Orhan Pamuk: Kar (Snow)
What could be better than a post-modernist sad love story which bravely confronts the issues of Islamic fundamentalism, Western influence and the role of women in modern Turkey? Once again Pamuk produces a masterpiece and one that probably led to his getting the Nobel Prize and, frankly, this is one of the occasions when the Nobel Prize Committee actually got it right.
As the title implies, snow is key here and, no, not as a name for heroin. The story is set in Kars, whose name means snow. The hero is called Ka, similar in sound to kar, the Turkish for snow. And, during most of the novel, it snows, cutting off the city of Kars from the rest of Turkey. Indeed, it even snows in the small part of the novel set in Germany. And Ka writes a poem about the snow. The story is told by Orhan Pamuk who is both narrator but also, at the end, a character, as he goes to Kars to gather information about the events in the novel, which he will then turn into the novel we are reading. The hero is Ka (the initials of his name), a poet who has lived in exile in Germany for political reasons. He has written little poetry recently. He has briefly returned to Turkey where he met an old friend, a newspaper editor. The editor wanted someone to go to Kars to report on the municipal elections and, more particularly, the recent spate of suicides by young women. When Ka learned that Ipek, a woman with whom he had been in love with, is now in Kars and separated from her husband, he agrees to go. He arrives on the last bus before a snowstorm cuts off the city from the rest of the country, leaving events to unfold without outside intervention.
The plot is too complicated to recount in any detail. The main issue seems to be that young women have taken to wearing head scarves, contrary to the wishes of the secular army and often contrary to the wishes of their secular parents. Indeed, this wearing of the head scarves is often an act of rebellion against the older generation, including their parents. While the headscarf issue is a factor in the suicides, it certainly is not the only one and Pamuk’s careful exploration of both the headscarf issue and suicides is one of the many strengths of the book. At the same time many of the young men are Islamic fundamentalists, supporting the women over the headscarf issue and supporting the somewhat dashing Blue, an Islamist leader sought by the authorities. Pamuk, while opposed to their views, is sympathetic to their stand and explores it without being too judgmental. A successful coup, led by the head of a theatre group, the clash between the pro-Westerners and the Islamists, Ka’s passion for Ipek and Ipek’s sister’s passion for Blue, and the failure of both passions are just a few of the complex interwoven themes and plot elements in this book. We also follow a newspaper which is written the day before not only its publication date but before the news it reports has occurred. We see several strange murders, many of which Ka is somehow involved in. Ka recovers his poetical abilities and writes a series of poems, all of which are mentioned in the book, including what inspired him to write them and, of course, all are linked to what is happening in the book, whether it is snow, his love for Ipek or the political events taking place around him.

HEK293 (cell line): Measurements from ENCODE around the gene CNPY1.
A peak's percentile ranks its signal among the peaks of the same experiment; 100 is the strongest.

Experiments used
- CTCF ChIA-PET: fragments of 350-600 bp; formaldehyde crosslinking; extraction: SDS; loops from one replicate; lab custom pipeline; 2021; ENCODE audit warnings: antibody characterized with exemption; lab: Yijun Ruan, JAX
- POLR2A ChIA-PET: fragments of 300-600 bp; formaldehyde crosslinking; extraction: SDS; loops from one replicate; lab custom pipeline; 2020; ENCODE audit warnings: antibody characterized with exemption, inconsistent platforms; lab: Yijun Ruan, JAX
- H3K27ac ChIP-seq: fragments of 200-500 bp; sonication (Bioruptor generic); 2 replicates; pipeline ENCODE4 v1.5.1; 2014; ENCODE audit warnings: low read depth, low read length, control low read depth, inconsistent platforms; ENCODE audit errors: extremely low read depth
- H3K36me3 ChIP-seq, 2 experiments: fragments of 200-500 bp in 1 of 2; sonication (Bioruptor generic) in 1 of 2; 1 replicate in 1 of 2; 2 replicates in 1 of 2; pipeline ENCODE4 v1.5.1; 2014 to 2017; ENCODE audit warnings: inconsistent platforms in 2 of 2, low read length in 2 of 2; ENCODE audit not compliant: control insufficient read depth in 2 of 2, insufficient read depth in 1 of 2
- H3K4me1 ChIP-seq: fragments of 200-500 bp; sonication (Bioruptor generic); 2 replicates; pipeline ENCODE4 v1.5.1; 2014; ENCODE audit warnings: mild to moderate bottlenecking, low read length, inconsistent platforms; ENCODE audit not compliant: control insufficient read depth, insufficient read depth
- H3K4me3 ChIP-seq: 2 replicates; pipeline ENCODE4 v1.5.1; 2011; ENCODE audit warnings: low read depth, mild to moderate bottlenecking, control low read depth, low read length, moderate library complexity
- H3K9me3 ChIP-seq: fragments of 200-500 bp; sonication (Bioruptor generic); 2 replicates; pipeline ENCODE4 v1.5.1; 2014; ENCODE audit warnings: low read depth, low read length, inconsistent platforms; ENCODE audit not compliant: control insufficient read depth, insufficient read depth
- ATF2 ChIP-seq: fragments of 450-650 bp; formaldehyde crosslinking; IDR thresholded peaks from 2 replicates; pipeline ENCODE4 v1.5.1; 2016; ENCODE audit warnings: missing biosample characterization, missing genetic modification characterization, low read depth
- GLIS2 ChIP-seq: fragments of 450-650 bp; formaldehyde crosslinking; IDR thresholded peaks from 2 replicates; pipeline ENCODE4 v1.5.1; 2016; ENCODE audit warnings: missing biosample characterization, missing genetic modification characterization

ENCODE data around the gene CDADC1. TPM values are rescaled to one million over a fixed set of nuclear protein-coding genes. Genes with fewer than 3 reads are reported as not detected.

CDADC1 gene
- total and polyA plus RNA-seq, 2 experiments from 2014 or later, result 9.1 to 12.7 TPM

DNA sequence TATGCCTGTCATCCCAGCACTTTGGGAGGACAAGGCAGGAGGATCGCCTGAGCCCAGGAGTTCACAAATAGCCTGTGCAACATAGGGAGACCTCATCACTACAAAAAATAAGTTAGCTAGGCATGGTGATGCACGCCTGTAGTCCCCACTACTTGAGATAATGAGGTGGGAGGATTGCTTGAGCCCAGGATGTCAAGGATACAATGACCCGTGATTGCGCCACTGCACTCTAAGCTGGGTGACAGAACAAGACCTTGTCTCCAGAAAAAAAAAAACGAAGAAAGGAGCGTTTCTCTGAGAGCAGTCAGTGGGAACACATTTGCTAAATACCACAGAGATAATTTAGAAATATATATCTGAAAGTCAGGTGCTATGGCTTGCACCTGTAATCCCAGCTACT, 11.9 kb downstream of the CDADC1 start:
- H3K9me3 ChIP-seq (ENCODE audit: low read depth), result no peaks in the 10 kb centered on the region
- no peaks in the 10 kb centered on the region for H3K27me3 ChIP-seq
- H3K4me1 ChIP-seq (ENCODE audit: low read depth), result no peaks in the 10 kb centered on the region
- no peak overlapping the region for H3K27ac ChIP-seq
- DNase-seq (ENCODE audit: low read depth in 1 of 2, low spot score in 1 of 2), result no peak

Ka’s role is key and not just to narrate events. He is held in deep suspicion by many in Kars, as a pro-Westerner, atheist and exile. The military/police (and there are several branches of the police and military) also have little respect for him and suspect him of helping the Islamists. He also influences, in various ways, Ipek and her sister, Kanife, as well as others, often despite himself. Pamuk’s skill is in telling a beautiful story, a story of love and passion, with a strong political and religious undertones, a complex exploration of the role of women in modern Turkey, a good dose of suspense, superb characters, all different, all with some sort of agenda, even if this agenda is often not what it initially seems, bringing forth ideas on what it means to be a Turk and on what religion means to different people and the often difficult role of the writer, all mixed with a healthy dose of post-modernism. The whole is another superb novel.
First published in 2002 by İletişim
First English translation 2001 by Knopf/Faber & Faber